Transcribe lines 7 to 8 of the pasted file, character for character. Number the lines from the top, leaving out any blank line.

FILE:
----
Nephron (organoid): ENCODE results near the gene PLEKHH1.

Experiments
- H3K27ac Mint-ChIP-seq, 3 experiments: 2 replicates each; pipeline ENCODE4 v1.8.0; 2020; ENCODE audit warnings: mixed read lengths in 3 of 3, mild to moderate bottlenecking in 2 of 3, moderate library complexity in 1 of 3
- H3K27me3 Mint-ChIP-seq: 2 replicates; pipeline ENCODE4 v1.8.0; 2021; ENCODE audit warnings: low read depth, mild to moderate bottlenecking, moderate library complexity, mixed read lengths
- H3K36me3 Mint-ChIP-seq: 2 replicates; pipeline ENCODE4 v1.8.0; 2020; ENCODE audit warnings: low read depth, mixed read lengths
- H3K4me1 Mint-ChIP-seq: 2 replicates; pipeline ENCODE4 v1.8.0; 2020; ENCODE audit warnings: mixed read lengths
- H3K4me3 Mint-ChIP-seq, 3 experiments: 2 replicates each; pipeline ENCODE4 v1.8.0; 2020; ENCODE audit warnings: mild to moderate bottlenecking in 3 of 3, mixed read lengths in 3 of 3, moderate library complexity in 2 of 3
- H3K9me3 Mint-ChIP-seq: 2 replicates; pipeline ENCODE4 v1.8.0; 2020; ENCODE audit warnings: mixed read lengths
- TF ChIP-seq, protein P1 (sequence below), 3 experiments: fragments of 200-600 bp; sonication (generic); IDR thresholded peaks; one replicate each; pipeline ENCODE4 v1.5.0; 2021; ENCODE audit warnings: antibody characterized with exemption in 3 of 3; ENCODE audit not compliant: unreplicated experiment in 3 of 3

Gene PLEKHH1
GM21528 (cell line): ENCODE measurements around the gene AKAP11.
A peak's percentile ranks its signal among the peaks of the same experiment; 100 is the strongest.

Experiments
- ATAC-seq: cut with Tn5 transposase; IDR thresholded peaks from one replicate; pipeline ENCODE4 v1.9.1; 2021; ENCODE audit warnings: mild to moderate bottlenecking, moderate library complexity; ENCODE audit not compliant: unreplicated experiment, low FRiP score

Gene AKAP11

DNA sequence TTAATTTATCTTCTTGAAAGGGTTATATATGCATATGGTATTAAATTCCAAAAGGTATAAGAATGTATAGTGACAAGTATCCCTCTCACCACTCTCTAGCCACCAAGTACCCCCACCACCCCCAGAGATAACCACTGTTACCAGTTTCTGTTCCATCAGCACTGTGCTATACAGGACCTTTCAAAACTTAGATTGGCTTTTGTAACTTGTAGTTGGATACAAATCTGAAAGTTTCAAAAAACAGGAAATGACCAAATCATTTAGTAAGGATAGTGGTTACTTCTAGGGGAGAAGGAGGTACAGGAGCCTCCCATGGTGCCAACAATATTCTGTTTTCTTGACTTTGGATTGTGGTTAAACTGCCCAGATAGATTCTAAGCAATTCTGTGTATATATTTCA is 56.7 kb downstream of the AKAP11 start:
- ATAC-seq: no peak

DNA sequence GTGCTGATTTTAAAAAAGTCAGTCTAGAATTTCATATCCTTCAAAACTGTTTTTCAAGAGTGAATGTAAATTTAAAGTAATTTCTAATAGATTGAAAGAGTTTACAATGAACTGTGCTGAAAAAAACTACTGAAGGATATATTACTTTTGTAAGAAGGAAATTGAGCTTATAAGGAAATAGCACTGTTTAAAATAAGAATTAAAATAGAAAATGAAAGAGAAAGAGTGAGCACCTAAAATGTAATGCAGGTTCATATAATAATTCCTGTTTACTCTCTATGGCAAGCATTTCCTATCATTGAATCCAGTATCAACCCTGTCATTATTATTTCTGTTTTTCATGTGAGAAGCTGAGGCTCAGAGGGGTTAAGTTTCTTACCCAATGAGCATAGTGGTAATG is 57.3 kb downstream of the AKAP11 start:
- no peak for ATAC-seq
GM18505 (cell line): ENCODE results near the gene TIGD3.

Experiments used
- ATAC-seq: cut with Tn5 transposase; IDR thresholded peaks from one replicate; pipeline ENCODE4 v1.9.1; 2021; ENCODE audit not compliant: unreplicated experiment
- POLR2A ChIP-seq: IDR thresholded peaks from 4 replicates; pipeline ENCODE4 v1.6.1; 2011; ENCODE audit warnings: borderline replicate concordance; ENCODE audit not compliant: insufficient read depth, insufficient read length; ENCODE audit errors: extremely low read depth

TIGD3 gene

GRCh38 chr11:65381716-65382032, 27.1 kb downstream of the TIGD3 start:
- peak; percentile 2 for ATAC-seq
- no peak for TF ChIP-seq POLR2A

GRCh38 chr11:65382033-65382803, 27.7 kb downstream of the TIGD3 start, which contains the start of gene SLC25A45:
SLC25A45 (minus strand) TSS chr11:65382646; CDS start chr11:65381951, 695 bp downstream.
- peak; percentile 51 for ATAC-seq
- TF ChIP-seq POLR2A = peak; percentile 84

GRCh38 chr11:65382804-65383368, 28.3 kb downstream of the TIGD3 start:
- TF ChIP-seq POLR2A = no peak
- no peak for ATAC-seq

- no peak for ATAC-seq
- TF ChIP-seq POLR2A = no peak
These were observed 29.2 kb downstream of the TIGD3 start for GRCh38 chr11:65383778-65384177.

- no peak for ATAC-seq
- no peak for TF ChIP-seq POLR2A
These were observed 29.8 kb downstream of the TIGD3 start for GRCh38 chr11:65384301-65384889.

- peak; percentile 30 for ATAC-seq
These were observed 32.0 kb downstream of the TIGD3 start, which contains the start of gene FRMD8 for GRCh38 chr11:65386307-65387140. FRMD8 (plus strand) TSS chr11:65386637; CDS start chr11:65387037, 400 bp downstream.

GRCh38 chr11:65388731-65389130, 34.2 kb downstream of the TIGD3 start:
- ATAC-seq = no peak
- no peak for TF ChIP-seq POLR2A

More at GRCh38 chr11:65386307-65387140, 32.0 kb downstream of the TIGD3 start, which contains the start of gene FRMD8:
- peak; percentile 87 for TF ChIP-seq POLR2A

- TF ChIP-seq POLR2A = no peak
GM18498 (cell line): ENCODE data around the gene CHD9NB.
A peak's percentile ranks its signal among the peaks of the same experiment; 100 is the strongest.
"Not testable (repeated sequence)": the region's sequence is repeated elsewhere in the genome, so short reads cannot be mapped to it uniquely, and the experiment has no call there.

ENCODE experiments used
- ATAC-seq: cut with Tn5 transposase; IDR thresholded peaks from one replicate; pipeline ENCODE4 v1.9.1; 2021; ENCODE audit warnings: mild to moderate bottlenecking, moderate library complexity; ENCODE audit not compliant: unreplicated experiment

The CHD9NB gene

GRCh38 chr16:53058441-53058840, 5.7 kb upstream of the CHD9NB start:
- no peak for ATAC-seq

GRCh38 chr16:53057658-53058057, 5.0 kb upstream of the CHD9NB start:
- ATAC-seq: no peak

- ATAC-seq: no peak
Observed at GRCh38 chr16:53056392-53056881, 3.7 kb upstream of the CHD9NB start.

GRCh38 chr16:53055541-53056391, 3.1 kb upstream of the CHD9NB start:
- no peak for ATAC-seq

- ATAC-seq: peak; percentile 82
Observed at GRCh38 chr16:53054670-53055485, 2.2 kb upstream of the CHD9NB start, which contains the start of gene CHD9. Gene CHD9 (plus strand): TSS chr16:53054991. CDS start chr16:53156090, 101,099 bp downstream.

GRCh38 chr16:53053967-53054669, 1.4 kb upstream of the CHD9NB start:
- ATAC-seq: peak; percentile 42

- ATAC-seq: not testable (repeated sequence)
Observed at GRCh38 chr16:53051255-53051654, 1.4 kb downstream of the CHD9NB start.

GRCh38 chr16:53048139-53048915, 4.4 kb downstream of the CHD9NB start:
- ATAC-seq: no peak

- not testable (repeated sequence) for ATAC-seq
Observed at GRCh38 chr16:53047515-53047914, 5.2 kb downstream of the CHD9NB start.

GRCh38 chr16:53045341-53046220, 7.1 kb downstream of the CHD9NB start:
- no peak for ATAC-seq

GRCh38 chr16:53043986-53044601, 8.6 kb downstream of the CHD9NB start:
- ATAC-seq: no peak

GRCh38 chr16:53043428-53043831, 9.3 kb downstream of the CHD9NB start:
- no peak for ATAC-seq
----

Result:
- H3K4me3 Mint-ChIP-seq, 3 experiments: 2 replicates each; pipeline ENCODE4 v1.8.0; 2020; ENCODE audit warnings: mild to moderate bottlenecking in 3 of 3, mixed read lengths in 3 of 3, moderate library complexity in 2 of 3
- H3K9me3 Mint-ChIP-seq: 2 replicates; pipeline ENCODE4 v1.8.0; 2020; ENCODE audit warnings: mixed read lengths